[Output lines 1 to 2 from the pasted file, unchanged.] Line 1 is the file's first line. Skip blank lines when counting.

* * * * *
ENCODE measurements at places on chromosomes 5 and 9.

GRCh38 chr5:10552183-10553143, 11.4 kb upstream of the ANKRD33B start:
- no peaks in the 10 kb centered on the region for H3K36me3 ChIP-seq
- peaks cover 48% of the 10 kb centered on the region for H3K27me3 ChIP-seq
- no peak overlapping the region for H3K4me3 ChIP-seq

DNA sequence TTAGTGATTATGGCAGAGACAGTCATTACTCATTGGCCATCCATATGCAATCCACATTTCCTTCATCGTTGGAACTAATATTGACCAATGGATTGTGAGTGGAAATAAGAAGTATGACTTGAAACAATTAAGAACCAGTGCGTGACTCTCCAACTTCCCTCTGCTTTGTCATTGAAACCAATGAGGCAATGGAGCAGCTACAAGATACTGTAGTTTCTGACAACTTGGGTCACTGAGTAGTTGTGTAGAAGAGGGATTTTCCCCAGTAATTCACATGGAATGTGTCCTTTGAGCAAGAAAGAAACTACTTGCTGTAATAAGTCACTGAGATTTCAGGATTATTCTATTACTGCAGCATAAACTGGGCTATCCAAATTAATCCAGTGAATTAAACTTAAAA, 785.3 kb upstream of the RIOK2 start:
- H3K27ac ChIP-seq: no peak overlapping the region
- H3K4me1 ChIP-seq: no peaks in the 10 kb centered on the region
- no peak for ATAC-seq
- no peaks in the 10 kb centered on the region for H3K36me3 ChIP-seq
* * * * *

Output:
ENCODE measurements at places on chromosomes 5 and 9.

GRCh38 chr5:10552183-10553143, 11.4 kb upstream of the ANKRD33B start: